In the context of transparency, I would argue we could do well to widen the lens on the conversation for it is not just an essential feature to ensure openness about what is being or has been spent. I would argue that it is an essential feature across the whole aid programming cycle including and importantly at the front end when concepts and designs are being conceived and developed – and of course when investment is made and services procured.

    There has been some obvious effort by the aid program to redress the information gaps that is the feature of the Austender system by DFAT posting here information about forward planned investments. I think it fair to acknowledge DFAT’s effort in increasing this level of information at the front end, even if more could possibly be done.

    In October 2013 on this forum here I wrote of the value the private sector can offer aid programming by earlier and more purposeful engagement, so it is pleasing that we are seeing more industry engagement sessions, early release of concept notes seeking comment and so on – but maybe there is room for more regular and consistent application of this practice.

    I argue there is an important link between transparency and the possibility of doing better development. Releasing information to the market as early as practicable not only helps to level a playing field and address any perception of advantage; regularly engaging the market in the thinking and concept development might well create an enhanced solution. Again, there are increasing examples of the market being engaged in this manner, including as recently as this week on the Design Concept: Proposed New Australian Government International Volunteering Program here. Again, DFAT should be acknowledged for this.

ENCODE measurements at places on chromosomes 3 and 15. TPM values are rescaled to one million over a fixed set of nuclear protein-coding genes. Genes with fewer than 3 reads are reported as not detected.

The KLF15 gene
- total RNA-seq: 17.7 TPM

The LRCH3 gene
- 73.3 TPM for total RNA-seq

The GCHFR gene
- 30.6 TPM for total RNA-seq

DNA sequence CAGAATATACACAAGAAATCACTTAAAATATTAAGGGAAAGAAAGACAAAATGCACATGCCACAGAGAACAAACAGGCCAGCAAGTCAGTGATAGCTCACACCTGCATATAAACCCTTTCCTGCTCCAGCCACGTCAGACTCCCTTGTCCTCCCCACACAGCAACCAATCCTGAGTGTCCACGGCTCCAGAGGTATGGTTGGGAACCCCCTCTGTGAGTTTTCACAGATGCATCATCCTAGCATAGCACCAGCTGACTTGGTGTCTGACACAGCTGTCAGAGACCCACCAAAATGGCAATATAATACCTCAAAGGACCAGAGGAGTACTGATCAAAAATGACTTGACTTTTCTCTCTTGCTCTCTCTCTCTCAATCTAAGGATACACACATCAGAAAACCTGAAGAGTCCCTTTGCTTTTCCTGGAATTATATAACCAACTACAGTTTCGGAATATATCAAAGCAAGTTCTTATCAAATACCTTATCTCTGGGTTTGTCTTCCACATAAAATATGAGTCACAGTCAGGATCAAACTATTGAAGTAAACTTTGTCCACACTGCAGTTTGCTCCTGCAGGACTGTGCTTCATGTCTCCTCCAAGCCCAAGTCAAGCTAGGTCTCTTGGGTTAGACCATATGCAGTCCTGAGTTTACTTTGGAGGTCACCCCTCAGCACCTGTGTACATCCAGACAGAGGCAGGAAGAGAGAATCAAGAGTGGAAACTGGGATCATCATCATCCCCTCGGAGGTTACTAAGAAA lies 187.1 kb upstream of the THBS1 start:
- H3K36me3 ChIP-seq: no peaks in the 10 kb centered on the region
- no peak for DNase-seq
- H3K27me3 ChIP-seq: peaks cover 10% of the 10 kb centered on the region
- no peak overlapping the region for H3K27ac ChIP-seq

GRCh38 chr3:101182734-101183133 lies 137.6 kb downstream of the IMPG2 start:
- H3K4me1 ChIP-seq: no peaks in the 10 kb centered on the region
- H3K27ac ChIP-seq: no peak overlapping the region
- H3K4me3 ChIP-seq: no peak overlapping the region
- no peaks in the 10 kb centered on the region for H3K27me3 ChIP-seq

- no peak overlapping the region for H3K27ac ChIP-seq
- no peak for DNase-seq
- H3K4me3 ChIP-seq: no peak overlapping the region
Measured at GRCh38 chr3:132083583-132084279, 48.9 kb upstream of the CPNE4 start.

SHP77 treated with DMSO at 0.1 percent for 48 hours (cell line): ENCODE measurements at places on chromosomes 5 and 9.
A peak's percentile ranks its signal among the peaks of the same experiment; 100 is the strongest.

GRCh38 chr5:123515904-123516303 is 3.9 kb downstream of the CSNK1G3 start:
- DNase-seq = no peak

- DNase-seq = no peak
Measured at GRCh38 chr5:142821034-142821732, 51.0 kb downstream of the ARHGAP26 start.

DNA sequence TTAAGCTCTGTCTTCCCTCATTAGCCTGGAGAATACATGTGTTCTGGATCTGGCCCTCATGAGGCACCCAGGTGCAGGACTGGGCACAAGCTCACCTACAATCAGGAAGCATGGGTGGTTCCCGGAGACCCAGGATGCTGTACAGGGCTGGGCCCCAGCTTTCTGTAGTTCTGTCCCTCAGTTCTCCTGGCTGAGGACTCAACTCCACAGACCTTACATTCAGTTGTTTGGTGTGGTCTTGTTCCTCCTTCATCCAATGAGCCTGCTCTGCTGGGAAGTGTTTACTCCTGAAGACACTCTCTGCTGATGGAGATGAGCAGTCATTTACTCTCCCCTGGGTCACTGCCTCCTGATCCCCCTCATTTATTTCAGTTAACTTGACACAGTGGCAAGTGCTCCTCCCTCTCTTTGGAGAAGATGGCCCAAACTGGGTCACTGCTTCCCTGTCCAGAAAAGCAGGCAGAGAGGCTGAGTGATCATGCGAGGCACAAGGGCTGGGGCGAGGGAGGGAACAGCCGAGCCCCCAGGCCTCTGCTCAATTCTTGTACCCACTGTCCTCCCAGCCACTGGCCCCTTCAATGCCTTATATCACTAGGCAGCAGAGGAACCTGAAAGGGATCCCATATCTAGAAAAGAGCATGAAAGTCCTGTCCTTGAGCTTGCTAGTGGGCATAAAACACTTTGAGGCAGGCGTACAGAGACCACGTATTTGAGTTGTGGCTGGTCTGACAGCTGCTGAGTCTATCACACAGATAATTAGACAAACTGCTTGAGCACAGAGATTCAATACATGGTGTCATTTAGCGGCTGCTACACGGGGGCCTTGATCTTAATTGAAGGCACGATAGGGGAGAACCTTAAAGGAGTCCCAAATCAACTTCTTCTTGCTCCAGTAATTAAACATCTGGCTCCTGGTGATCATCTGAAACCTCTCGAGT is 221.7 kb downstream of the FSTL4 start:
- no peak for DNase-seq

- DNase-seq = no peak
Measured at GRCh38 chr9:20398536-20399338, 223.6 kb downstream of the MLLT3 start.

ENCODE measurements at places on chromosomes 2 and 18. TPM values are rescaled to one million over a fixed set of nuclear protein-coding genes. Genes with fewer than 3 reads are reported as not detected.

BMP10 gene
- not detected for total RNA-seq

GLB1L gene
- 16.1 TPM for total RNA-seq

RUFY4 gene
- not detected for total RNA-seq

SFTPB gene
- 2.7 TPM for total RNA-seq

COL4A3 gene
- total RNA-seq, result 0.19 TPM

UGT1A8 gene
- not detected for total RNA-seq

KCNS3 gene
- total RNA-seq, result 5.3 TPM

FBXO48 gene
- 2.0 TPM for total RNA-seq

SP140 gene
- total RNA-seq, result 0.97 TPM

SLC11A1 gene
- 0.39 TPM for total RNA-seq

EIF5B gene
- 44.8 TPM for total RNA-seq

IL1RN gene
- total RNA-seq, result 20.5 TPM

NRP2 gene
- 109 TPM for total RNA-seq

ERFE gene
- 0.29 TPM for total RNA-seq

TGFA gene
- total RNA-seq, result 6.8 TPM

Conversely, there has been a great deal of procurement through the Aid Advisory Services (AAS) Panels, some of not insignificant value. These investments did not make the Annual Procurement Plan. There was once a separate page on the DFAT website that had declared five planned procurements, but that information was not maintained and now no longer exists here. To be fair, the sheer volume of AAS activity, including of smaller value procurement, probably does not warrant the administrative costs of maintaining such detail. In the context of transparency, however, there could be opportunity for improvement in transparency in how decisions are made in terms of which Panel to use and which Panellists are invited to propose a solution. It should be noted that an exercise is currently underway to assess the current AAS in preparation for a successor arrangement.

    Finally, a feature of the aid program over recent years is the mobility for former AusAID personnel into other delivery partners of the aid program. This has tremendous value, by keeping quality, smart, experienced people involved in supporting the Australian aid program. In the context of transparency across the whole aid programming cycle it would be naïve to assume this feature does not create complications.

    Stephen, I think your call to action is warranted and I think it needs to holistically consider transparency in all aspects of aid programming. It is to do with much more than accountability; it is as you say about contributing to best practice in effectiveness.